Bright Lights, Quite Small City: Auckland

by Continental Club on April 30, 2009

Auckland is one of those cities which proudly trumpets its ‘liveability’. Residents enjoy the waterfront location and the opportunity for boating and fishing, the cafés, restaurants and suburban boutique shopping, the parks, museums and visiting musicians and theatre companies. There are surf beaches near at hand and the Sky Tower has brought some altitude to the skyline. There are certainly very many worse places to call home (lunatic transport-planning aside).

For the visitor however, particularly one who has travelled to the diametrically opposite side of the World at not-inconsiderable expense and possibly some discomfort (especially, if they’ve been none-too-close to the nose of the plane), then Auckland can be somewhat underwhelming. While New York might wow the tourists, but its frenetic pace prove wholly unattractive to a potential permanent resident, Auckland holds no such awe for the short-term visitor, but may equally represent his or her idea of a paradise-like long-term home. As is so often the case, it’s horses for courses.

The Westin Lighter Quay is a great base for the city visitor, though the compactness of Auckland’s centre means that few of the major accommodation options are in any way inaccessible. The likely first port of call on a tour of the downtown area will be the Sky Tower, if only to ascend to the top and acquire bearings and an overview of the city’s geography and topography. Maintaining the peculiarly Kiwi tradition of taking something and leaping off it, there’s a tethered bungee jump from just above the main observation deck, despite the partially-glazed floor being more than dizzying enough for some.

The Tower sits atop a complex which includes a casino, hotel and several bars and restaurants, but it’s all rather restrained in a very Auckland-like way. The surrounding streets are lined with a selection of department and chain stores, a few narrow shopping arcades and an abundance of fast-food emporia and gift shops, many of which are run by and with the Asian population in mind. It’s therefore not an uninteresting display of wares, but Auckland will never be described as a retail paradise.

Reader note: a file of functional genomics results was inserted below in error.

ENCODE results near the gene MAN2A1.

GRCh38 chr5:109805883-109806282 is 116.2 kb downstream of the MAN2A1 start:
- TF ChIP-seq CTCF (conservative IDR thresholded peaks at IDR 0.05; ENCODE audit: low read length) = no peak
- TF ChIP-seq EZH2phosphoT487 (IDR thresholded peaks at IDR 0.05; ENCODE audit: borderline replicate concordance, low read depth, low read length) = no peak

The Domain is Auckland’s principal city park, 75 hectares of landscaped gardens and specimen trees, dominated by the Auckland War Memorial Museum and home to a Winter Garden, sports fields and areas which play host to major cultural events. Whilst attracting significant numbers of visitors each year, the Domain is again a fairly passive pleasure; a pleasant place to lose a few hours wandering, lounging or reading, but not somewhere that will provide you with iconic views for your photograph album.

If the weather is compliant (and remember, of course, that Auckland is on a narrow isthmus between the Tasman and the Pacific, so it’s prone to clashing maritime weather systems in the skies above), then a cruise across the harbour from the downtown ferry terminal, to Devonport on the North Shore, may be just the job.

Thanks to the maritime link, Devonport is actually easier to reach from the city than other, arguably similar, ‘Auckland villages’ on the Southern shore. It’s a comfortable mix of colonial architecture and contemporary lifestyle, with art galleries and craft shops, delis and bakeries, cafés and bars to suit most interests and tastes. Try Manuka on the main street or, just around the corner, the Stone Oven Bakery and Café – but get there early if you’re looking for lunch – they fill up completely.

A walk beyond the immediate seafront parks and streets can take the visitor up Mount Victoria which, for many years, was a military defence post and the gun emplacements can still be explored. From here, there’s a fine view back South to Auckland City, East to Rangitoto and Waiheke Islands and, in the far distance, the Coromandel Peninsula.

Looking North takes in Takapuna and its crater lake, and the East Coast Bays of the North Shore which march along the coast with expansive tendencies, contributing to the inexorable clogging of that woefully inadequate Harbour Bridge, which completes the 360 degree panorama as it drapes itself across the Western horizon beyond the naval base.


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